At about 10:45, we were on the D express train, heading from Grand Street to 42nd. At West 4th, the train stopped, no reason given. After about ten minutes, the local pulled up across the tracks and we decided to hop on. Just as we got inside the doors, but before they closed, there was a loud, very loud, crack! To me, it sounded like a football helmet being smacked onto concrete. Matt and I turned and saw a man laying face down on the platform; I could see his white helmet, like a construction worker’s helmet, lying a few feet from his body. Matt and I jumped off train and knelt by the man. He was breathing, and had a very large welt swelling on the back of his head. There was a little but not much blood. A bystander said he’d tell the station agent. I called 9-1-1.

“It’s okay buddy, stay still, stay still,” Matt said, as we kept our hands on the man, who I encouraged to breathe slowly; he was shaking and then, appeared to be going into a seizure. Matt later told me, he was afraid adrenaline would put the man into some sort of super-strength situation. Instead, he started ripping off an unusual jean jacket - half-white, half road-worker yellow. He was not really conscious but was active, very. He tried to sightlessly rip off his pants and got them around his knees. He vomited, vomit which first flew up and into his eye, then later onto the platform. As we waited for help to come, he released other body effluvium. Another bystander lent a hand, while also filming and narrating the encounter to his phone. Four EMTs eventually came, we gave them what information we could — Matt had seen the man tumble down the steps, I explained the loud crack. Where was the helmet? No helmet. My brain had heard the crack, seen the white-and-yellow jacket, and created the helmet. Matt and I boarded the next local and rode for several stops without saying anything.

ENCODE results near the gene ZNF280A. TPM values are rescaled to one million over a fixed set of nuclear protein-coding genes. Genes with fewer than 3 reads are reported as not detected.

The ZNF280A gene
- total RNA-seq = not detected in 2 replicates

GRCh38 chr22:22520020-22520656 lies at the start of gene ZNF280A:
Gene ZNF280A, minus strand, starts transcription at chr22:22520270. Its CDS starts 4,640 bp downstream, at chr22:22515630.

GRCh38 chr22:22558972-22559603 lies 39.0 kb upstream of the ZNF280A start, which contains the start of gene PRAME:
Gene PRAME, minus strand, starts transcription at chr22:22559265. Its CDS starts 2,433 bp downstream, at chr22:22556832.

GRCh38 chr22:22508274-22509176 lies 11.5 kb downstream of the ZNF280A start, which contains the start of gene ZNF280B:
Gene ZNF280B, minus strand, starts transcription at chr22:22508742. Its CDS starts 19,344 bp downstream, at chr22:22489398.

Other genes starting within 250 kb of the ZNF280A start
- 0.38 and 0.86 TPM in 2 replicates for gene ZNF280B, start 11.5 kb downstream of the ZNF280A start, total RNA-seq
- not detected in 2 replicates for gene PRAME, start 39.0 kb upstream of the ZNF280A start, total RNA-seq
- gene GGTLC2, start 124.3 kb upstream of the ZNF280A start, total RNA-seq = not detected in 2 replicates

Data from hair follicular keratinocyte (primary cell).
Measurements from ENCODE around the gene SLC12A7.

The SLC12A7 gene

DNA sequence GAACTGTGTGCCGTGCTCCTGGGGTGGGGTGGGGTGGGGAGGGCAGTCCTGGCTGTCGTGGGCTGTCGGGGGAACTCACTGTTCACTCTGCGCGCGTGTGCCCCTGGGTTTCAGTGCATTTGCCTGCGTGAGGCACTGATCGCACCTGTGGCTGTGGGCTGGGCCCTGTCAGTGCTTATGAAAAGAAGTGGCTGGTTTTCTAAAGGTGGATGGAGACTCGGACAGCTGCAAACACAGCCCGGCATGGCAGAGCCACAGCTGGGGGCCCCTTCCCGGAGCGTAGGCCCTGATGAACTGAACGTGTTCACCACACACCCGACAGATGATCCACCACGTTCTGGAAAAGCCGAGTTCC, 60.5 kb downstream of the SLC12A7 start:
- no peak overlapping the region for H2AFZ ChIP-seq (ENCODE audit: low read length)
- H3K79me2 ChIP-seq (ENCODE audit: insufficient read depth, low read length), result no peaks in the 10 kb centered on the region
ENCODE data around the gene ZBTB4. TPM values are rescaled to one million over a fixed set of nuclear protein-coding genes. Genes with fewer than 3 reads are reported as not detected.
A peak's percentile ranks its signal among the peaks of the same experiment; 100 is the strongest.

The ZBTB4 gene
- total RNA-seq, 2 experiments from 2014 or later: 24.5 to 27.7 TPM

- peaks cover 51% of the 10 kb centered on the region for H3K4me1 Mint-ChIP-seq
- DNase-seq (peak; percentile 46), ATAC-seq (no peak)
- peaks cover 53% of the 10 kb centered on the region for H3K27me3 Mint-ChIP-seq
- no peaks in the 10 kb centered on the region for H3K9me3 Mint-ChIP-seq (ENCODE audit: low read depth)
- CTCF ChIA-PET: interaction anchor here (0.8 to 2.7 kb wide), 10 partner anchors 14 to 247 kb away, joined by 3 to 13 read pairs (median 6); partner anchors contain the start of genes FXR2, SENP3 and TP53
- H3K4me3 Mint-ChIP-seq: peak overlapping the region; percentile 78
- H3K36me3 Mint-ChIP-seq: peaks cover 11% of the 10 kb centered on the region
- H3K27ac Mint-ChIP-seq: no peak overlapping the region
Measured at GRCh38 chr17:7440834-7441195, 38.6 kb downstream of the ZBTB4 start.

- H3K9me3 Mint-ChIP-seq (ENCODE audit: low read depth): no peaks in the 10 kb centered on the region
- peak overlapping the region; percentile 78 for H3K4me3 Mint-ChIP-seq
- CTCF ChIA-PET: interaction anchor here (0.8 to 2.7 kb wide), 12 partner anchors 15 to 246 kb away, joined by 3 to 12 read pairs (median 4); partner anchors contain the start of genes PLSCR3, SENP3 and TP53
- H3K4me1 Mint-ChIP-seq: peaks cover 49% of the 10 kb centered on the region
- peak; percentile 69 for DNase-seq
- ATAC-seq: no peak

Matt has a long feature, “The Equity Mess,” in the June issue of Reason. I’m going to wait until the next newsletter to write about it, but since it deals with the above “all of it” that derailed me but which he can handle with equanimity, you might go read that now.

Another person whose enormous brain and eloquence on the all-of-it I appreciated this week: John McWhorter speaking on “The Racism of Anti-Racism,” with Meghan Daum on her Unspeakable Podcast.

It’s true that the Paloma Media studio is getting a bit of a spiff-up. Look for Lizzy Wolfe and me live-streaming in fetching lighting on Wednesday at around 6pm EST, talking pie and politics over on the YouTube channel.

Speaking of Lizzy, she loaned me a sweater at the above party. I was hand-washing it yesterday in the bathroom sink when I saw the glue trap I’d set for the little mouse I’d seen the day before, now held that mouse, or a mouse. It was a very tiny mouse, and it was struggling, and it was horrible. What should I do with it? Drown it in the sweater water? How much more ghastly would that be? I instead threw it out the window, which is essentially an airshaft, and hoped something, a pigeon, a rat, would mercifully eat it quickly.

I’m not sure that’s a great segue from dessert. But is an example of how we know what we know. Don’t use glue traps.

Until soon, all the love, and maybe later tonight, a livestream whipping up the lemon mousse xx